Your Ignorant Lady Ostrich Report

So, CEDAW, the little piece of politics that we should know about, but we don’t.  Like the Hyde Ammendment (which removes funding for abortion from federally funded healthcare), it’s one of those that I’d never heard of, and when I did, I felt like a chump, jerk and ignorant lady ostrich.  Why? Well, CEDAW is full of good intentions, and the United States, our grand nation, wants none of it.

CEDAW is the United Nations’ Convention on the Elimination of All Forms of Discrimination against Women, and it’s considered to be an international bill of rights for women.   The US, which has signed the treaty, is the only developed nation to not have ratified it.  Only six other members of the UN are not on board: Iran, Somalia, Sudan, Tonga, Palau, Nauru.  The Vatican City hasn’t signed, either.

According to the UN site, if we ratify, the US is legally bound to

undertake a series of measures to end discrimination against women in all forms, including:

  • to incorporate the principle of equality of men and women in their legal system, abolish all discriminatory laws and adopt appropriate ones prohibiting discrimination against women;
  • to establish tribunals and other public institutions to ensure the effective protection of women against discrimination; and
  • to ensure elimination of all acts of discrimination against women by persons, organizations or enterprises.
That all sounds decentish and overall very nice, no?
The Senate is responsible for ratifying international treaties, and needs a 2/3 vote.  So far, 5 states have endorsed ratification in their state legislature, but what I find most telling are the Reservations, Understandings and Declarations (RDUs) (and by the way, can we start using RDUs in more casual transactions, like weddings and fights with parents?) that the US is trying to make conditional for participation in the treaty.  These are things we are asking to be excused from and to not be held by if we actually do go ahead and commit ourselves by ratifying:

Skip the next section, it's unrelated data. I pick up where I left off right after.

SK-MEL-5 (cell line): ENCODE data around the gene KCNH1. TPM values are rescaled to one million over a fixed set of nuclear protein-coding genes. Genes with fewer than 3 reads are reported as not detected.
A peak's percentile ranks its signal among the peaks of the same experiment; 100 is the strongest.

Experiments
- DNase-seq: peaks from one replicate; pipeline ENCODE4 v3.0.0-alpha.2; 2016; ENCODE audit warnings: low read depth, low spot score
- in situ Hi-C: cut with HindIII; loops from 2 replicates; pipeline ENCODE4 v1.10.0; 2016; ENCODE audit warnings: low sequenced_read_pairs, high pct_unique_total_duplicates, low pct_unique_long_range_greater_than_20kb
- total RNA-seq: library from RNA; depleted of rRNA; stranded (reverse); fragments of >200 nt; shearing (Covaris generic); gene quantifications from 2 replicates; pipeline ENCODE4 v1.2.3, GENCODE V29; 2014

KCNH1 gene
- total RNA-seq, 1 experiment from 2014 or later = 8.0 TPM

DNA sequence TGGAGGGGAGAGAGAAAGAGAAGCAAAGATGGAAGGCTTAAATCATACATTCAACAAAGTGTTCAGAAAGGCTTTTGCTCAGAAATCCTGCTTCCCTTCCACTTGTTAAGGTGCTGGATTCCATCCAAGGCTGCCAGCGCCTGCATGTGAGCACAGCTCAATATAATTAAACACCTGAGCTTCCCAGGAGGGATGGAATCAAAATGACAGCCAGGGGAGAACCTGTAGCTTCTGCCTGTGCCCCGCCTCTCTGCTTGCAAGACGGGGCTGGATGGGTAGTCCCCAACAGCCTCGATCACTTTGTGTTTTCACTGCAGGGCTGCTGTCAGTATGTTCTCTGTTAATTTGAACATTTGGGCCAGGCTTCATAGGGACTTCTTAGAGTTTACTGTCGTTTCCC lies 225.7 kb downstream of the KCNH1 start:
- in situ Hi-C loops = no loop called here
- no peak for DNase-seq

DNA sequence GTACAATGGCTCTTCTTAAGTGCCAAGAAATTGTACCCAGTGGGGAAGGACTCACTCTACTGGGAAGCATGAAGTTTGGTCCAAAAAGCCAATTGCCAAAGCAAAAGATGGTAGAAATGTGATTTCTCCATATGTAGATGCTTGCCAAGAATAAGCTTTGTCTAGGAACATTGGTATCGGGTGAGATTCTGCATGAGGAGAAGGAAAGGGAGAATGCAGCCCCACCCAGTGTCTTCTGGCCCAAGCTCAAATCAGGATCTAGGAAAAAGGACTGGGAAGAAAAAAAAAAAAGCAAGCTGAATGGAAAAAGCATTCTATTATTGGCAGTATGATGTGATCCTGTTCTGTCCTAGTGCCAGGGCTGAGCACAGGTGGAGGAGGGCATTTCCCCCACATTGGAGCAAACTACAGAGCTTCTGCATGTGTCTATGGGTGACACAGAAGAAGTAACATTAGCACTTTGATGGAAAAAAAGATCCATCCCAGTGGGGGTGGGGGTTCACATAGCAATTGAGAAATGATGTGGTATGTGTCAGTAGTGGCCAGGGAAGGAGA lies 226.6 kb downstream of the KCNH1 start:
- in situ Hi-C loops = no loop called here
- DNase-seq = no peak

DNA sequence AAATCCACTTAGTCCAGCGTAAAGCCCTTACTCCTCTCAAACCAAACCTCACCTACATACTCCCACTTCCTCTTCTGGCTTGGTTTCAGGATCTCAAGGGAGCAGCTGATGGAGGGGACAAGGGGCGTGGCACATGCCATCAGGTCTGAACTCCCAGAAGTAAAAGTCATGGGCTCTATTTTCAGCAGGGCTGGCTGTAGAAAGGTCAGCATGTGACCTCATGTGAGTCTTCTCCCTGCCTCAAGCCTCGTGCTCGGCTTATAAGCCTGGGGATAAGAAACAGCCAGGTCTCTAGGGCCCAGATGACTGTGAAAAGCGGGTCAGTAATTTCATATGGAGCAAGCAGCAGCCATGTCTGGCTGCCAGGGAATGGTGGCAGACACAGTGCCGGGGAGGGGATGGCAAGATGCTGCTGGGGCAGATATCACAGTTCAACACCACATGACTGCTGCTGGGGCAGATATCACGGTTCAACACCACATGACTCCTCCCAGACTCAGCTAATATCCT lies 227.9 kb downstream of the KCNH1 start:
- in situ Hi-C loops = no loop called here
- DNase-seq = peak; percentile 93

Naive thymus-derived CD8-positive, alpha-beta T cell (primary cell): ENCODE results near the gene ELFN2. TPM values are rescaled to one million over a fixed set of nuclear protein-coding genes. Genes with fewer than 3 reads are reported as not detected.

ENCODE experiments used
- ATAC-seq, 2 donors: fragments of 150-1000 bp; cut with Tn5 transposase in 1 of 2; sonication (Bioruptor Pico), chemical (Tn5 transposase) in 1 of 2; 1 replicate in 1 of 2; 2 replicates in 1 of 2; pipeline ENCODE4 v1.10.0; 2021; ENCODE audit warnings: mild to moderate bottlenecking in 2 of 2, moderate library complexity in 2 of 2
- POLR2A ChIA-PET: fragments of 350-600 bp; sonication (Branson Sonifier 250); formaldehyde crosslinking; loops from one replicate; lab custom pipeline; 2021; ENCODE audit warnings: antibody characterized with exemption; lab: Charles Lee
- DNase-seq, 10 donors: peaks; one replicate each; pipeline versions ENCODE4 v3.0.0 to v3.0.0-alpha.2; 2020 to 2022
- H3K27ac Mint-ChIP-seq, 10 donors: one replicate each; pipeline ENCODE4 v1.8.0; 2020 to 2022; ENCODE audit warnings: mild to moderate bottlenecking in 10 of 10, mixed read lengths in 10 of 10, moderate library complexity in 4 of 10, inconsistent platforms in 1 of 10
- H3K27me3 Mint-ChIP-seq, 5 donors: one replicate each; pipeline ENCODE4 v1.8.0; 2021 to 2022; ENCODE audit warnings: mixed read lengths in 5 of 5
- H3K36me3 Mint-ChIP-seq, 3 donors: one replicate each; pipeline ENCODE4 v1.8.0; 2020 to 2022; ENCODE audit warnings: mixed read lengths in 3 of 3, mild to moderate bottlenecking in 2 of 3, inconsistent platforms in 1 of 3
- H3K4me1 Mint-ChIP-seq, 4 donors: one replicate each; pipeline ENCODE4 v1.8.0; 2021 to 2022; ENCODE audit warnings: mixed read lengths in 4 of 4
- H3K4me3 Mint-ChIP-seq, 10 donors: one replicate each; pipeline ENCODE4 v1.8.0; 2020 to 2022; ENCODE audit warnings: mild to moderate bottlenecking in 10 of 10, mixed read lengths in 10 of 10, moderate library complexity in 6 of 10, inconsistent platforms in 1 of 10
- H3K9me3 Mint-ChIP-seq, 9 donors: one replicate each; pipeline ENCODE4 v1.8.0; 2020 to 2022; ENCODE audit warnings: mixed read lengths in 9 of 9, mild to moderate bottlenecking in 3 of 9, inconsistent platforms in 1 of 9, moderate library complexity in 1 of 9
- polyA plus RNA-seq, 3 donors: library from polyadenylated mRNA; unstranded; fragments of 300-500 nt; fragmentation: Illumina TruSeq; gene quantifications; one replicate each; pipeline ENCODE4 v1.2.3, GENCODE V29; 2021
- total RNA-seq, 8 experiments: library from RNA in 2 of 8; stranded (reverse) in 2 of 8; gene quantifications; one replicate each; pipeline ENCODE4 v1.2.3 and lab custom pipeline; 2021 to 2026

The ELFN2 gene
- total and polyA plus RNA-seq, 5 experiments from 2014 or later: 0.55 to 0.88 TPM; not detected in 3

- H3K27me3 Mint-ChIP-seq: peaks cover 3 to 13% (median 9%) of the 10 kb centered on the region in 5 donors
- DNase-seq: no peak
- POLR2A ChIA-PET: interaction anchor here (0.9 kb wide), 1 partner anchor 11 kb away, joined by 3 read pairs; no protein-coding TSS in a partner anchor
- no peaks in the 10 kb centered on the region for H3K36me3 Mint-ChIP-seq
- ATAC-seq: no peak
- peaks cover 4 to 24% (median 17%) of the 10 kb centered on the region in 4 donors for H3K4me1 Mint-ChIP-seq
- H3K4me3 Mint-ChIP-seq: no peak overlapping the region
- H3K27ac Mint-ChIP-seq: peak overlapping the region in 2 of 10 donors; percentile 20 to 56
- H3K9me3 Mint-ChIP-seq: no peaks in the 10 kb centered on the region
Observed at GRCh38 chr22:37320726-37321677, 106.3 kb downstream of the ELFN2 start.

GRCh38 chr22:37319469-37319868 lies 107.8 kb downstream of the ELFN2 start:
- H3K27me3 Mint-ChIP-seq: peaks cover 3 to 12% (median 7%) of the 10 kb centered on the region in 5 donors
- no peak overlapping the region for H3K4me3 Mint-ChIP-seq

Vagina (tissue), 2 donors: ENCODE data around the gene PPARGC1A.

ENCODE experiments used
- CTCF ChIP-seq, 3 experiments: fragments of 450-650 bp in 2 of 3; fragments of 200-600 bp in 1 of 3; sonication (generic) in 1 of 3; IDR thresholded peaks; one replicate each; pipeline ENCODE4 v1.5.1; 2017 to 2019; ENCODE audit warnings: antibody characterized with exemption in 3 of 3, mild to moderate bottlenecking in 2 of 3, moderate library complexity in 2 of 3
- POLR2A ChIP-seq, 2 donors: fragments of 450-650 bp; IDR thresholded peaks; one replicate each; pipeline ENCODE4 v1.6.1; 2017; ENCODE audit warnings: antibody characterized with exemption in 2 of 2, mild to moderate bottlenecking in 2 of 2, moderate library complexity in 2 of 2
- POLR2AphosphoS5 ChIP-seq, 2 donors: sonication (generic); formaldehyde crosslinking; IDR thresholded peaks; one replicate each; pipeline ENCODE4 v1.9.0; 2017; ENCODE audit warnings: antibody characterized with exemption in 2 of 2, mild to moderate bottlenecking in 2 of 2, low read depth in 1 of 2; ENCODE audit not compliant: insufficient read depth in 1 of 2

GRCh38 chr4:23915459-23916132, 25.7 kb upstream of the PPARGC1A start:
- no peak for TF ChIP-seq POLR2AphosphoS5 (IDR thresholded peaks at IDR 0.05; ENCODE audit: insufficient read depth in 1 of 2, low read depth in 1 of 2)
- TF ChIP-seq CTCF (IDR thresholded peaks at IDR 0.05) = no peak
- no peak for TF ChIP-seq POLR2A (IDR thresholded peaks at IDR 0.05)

• Assigning women to all parts of military service
  • mandating paid maternity leave
  • legislating equality in the private sector (does this mean it can’t be illegal to discriminate gender outside of government?)
  • No restrictions will be made on freedom of speech because of the Convention
  • Free health services for women will be determined by the state and not mandated by the fed
  • “nothing in this convention shall be construed to reflect or create any right to abortion and in no case should abortion be promoted as a method of family planning,” (added by the late Jessie Helms R-NC)

Other chafing at the treaty has come from anti-feminist groups worried that the treaty seeks to promote radical feminism and subvert traditional gender roles and family values.  Countries that practice Shariah law also find that the treaty has a Western bias, and does not account for other cultural practices.

Countries that participate in the treaty have to submit a report every four years, and the treaty has been around since 1979.  The General Recommendations from the sessions and review of these reports cover everything from divorce law to migrant workers, equal pay, and violence against women.  It has given, at the least, a pulse of global status of women.  The American resistance to even the gesture of moving towards equality is unsettling.  I can easily sink into the idea that in general, we’re doing just fine, and that at least in my home, equality is a luxury that I have.  Not so.
Onto the public option?
Lovies,
CF

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